|Perry's Monument, Put-in-Bay, Ohio|
This marks the 200th anniversary of the day President James Madison declared the United States of America to be at war with Great Britain and its American Indian allies. Overshadowed as it is by the Revolutionary War and Civil War, the War of 1812 often gets the short end of the publicity stick. But for awhile at least, it gets to take center stage.
Even though I haven’t yet found an ancestor who served in the War of 1812, I feel a kind of connection to it. You see, my city—Columbus, Ohio—was born along with the war. It was created by the Ohio legislature in 1812 to be the new capital of the state, largely because of its handy central location and river access. Nearby Franklinton (now absorbed by Columbus) was already a hub for staging troops and munitions for the war effort. Because Ohio was America’s western frontier at the time, it was on the front lines of the conflict, particularly as the nations wrestled over control of the Great Lakes and strategically-located western forts.
Sometimes in my quest to gather records, documents, and snippets of history, I tend to forget that the outcome of these wars was anything but assured. What if Commodore Perry had not defeated the British in the Battle of Lake Erie? Put-in-Bay today is a happy-go-lucky island, an Ohio version of Key West. But back then it was ground zero for a desperate fight. If the British had won control of Lake Erie and taken Put-in-Bay, what would stop them from taking control of Cleveland and Sandusky, a short boat ride away? What if Fort Meigs had fallen, like Fort Detroit and Fort Dearborn (Chicago) did, leaving much of the Northwest Territory virtually defenseless? Our maps and our stories today could be very different.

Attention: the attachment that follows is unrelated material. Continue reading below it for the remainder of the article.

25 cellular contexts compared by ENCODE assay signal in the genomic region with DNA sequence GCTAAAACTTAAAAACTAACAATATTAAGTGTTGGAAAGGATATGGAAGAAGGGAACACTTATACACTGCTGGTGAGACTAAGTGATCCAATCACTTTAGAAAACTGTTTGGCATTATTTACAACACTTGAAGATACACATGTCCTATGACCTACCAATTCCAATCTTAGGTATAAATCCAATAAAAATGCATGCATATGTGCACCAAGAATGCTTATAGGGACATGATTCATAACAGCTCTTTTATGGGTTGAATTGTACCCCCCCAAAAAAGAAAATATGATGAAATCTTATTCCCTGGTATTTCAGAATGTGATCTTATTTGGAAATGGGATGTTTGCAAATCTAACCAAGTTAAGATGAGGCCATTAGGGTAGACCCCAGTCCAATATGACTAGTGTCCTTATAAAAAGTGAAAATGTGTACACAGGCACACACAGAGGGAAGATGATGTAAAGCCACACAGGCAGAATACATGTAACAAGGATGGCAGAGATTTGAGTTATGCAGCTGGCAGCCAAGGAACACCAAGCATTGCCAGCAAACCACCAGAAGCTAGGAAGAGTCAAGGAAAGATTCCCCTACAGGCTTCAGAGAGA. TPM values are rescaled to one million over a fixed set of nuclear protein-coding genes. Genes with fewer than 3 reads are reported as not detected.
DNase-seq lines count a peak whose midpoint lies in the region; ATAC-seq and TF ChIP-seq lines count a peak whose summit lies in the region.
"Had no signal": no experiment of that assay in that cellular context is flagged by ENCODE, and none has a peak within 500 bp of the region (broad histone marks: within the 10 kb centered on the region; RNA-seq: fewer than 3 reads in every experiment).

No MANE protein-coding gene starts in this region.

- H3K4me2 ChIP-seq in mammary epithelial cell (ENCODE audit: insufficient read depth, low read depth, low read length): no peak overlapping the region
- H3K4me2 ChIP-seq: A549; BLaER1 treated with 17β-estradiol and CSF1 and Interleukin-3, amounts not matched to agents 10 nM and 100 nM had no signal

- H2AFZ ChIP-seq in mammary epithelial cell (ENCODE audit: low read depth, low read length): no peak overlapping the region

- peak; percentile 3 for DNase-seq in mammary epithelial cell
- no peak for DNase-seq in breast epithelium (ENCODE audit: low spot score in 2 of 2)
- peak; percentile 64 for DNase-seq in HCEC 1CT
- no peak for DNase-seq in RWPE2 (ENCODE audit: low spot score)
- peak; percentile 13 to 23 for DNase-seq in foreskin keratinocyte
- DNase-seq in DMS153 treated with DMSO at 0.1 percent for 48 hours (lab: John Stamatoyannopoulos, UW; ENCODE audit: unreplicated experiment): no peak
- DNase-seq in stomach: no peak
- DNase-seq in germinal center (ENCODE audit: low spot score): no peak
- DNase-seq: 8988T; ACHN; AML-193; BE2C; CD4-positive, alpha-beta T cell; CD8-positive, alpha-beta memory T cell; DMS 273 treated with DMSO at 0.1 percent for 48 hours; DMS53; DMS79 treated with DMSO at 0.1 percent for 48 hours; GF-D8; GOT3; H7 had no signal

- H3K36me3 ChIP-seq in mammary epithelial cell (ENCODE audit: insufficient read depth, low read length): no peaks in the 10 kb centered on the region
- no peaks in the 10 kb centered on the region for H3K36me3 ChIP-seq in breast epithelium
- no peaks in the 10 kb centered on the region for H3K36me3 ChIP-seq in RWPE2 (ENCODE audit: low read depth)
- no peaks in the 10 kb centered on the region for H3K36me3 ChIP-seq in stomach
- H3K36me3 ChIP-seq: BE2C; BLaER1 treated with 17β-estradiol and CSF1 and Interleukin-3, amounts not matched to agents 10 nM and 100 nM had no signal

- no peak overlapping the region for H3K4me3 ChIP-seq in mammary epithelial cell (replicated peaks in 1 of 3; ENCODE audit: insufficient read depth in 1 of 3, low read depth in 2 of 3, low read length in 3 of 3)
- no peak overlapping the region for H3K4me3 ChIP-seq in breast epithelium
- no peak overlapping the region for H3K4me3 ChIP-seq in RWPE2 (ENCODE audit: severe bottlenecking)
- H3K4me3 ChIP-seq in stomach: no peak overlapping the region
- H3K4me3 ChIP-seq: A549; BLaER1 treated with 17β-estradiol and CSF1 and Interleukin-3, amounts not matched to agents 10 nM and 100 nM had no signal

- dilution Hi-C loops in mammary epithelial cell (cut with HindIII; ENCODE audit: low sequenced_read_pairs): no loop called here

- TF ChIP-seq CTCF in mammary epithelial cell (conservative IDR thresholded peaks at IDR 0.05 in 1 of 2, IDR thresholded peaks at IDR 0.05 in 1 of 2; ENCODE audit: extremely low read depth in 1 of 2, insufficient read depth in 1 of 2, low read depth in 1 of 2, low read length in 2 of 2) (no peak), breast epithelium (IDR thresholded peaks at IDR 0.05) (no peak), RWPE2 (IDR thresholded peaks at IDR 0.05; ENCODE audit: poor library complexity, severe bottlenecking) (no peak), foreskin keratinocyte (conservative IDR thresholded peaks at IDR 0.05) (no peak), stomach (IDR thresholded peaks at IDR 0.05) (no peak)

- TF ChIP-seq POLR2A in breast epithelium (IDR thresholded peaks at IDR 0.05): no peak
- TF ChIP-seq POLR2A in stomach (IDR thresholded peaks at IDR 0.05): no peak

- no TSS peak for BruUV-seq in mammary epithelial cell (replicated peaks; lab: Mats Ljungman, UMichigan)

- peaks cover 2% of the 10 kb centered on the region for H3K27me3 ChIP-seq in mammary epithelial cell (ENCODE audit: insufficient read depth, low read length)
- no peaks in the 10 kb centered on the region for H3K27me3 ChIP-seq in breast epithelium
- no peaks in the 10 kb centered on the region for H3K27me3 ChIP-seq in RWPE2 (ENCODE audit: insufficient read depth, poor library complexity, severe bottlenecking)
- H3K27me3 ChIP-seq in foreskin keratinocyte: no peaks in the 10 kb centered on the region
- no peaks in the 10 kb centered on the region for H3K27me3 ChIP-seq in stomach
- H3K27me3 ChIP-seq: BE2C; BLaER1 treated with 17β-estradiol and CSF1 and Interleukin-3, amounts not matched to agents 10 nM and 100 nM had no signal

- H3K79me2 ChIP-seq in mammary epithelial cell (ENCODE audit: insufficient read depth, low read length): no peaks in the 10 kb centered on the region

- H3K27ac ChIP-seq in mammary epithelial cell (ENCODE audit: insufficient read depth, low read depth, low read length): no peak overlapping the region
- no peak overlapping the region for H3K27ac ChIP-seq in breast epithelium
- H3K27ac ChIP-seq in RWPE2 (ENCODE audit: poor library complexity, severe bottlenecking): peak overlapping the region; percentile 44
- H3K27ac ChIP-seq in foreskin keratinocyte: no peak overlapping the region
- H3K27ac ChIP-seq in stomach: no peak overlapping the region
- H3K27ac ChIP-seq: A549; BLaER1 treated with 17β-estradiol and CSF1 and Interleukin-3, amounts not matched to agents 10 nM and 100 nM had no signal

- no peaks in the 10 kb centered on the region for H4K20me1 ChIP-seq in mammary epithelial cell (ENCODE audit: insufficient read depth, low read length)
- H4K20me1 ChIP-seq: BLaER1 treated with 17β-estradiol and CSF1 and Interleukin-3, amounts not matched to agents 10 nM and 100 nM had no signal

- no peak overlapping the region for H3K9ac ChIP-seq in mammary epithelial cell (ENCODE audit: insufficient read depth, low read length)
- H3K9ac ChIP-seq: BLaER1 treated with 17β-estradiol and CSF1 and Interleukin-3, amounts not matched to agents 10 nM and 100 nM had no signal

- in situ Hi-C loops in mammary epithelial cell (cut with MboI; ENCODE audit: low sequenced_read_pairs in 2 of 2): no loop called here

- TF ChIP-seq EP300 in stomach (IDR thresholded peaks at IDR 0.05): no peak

I’ll try to share a few resources for learning about the War of 1812 and the men who served in it as the weeks go on. For now, I invite you to read a brief synopsis of the war’s history and impact on Ohio in an article, “The Fight that Forged Ohio,” that appeared in the June 17th edition of The Columbus Dispatch. I think reporter Ken Gordon did a good job with it.
And I’d encourage you to take a look at Derek Davey’s article, “Genealogically Speaking: The War of 1812,” in the June issue of The In-Depth Genealogist newsletter. He explains the role that geography played in the war, and makes some great recommendations for finding service records and using various types of resources to study War of 1812 ancestors.
I hope to find a War of 1812 soldier in my family so I can try Derek’s suggestions myself. I’m curious to know how many others have identified an ancestor who played a role in this conflict. Have you found or researched someone who served in the War of 1812?